Peter Hutton, a former principal of Templestowe College, is highly regarded for his contribution in moving TC from the brink of closure to international recognition for its innovative, student centred approach to learning. As a public school in the state of Victoria, TC offers full access to the Australian Curriculum for its 1000 students. The interesting part is that none of the attending students chose to follow this curriculum. Instead, every single child has an Individual Education Plan (IEP) that allows them full control over their learning once they have met baseline literacy and numeracy benchmarks. In the accompanying podcast and TEDx Talk, Peter discusses challenging the status quo, farewelling his office to work alongside students and teachers, establishing a default culture of ‘yes’ to student and parent requests where time and money permits, home learning vs homework, student employees and more.

TEDx Melbourne, 2014, featuring Peter Hutton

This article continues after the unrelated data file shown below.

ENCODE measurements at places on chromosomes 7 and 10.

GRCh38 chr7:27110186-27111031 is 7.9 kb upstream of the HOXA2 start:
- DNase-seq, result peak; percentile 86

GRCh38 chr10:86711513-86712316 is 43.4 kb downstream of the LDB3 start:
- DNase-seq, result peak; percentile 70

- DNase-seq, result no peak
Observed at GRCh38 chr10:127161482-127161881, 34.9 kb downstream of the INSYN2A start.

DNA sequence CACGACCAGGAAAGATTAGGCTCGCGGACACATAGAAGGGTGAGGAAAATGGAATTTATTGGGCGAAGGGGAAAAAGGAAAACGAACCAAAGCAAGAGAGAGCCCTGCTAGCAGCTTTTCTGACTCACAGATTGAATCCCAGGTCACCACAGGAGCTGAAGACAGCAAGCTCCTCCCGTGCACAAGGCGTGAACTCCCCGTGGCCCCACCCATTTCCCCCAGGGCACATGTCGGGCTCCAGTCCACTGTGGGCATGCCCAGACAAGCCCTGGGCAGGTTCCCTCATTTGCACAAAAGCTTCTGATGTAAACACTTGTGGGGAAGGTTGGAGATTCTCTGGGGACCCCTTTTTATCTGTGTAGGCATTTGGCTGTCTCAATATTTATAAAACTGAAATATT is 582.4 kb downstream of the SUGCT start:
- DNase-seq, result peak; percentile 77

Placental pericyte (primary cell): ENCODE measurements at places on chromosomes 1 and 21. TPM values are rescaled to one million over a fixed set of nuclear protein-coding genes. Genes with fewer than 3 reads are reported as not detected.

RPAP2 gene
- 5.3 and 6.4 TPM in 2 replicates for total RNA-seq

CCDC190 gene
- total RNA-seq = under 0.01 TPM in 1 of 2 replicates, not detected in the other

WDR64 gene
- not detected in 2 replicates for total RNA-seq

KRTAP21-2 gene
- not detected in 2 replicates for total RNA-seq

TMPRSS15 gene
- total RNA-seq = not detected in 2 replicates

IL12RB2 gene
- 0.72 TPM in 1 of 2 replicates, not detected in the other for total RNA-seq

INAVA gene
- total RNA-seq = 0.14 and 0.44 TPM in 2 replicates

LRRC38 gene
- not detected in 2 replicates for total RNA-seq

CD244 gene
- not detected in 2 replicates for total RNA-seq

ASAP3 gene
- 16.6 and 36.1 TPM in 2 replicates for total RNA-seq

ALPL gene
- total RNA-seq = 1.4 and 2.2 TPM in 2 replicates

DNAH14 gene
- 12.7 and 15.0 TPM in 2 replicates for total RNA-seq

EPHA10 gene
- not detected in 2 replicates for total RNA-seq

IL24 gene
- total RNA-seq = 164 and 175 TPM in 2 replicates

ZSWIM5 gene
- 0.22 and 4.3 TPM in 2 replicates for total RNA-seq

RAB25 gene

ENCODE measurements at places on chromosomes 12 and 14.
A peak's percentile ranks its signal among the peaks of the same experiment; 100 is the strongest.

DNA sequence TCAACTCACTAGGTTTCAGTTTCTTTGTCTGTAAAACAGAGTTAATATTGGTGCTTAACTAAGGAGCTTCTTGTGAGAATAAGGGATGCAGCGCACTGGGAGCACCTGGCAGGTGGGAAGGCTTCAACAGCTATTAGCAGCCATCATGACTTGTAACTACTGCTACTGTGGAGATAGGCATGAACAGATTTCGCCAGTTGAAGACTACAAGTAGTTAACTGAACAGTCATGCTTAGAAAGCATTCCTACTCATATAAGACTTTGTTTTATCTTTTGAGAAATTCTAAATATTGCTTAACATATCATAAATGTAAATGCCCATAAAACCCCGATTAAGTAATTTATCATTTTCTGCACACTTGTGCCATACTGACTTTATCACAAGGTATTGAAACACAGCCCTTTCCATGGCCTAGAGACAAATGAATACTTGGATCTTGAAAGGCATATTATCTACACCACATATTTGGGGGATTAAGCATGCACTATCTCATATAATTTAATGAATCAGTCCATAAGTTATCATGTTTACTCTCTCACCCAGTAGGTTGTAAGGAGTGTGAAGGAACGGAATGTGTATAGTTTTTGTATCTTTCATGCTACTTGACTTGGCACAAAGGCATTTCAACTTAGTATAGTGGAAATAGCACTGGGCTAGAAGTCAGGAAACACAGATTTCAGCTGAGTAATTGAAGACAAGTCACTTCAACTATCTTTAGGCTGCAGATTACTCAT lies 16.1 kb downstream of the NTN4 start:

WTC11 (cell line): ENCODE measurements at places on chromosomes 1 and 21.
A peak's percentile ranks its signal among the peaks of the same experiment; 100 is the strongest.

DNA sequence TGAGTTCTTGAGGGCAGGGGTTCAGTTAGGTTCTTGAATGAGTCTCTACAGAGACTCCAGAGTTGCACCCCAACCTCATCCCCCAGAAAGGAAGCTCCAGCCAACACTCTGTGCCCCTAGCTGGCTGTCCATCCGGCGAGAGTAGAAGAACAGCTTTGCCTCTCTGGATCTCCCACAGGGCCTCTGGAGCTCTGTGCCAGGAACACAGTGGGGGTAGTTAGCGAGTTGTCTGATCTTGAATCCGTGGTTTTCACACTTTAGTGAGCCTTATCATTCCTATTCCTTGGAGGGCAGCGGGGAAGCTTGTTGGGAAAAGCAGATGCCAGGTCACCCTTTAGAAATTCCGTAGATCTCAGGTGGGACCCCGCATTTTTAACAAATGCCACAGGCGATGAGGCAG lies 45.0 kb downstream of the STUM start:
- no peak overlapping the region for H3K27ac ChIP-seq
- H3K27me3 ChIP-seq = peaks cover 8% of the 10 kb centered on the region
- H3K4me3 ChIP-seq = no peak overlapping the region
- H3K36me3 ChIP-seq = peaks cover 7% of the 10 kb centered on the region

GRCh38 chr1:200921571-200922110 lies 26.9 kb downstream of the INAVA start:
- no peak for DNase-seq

There Are No Bad Teams, Only Bad Leaders

This quote has its origins in the military and is regularly used by leadership gurus in the business world. I find it interesting because I have seen, and been on, some bad teams over the years. Whether involving sport, business or school, I believe a bad team is one that lacks trust, looks to assign blame, and is fragmented as individuals mostly look to serve their own best interests. So, is being a bad team a symptom of unhealthy culture? I asked Mark Sonnemann, principal at Holy Name Catholic School in Kingston, Ontario, about the bad teams quote and if he had any thoughts on who is responsible for building and maintaining school culture?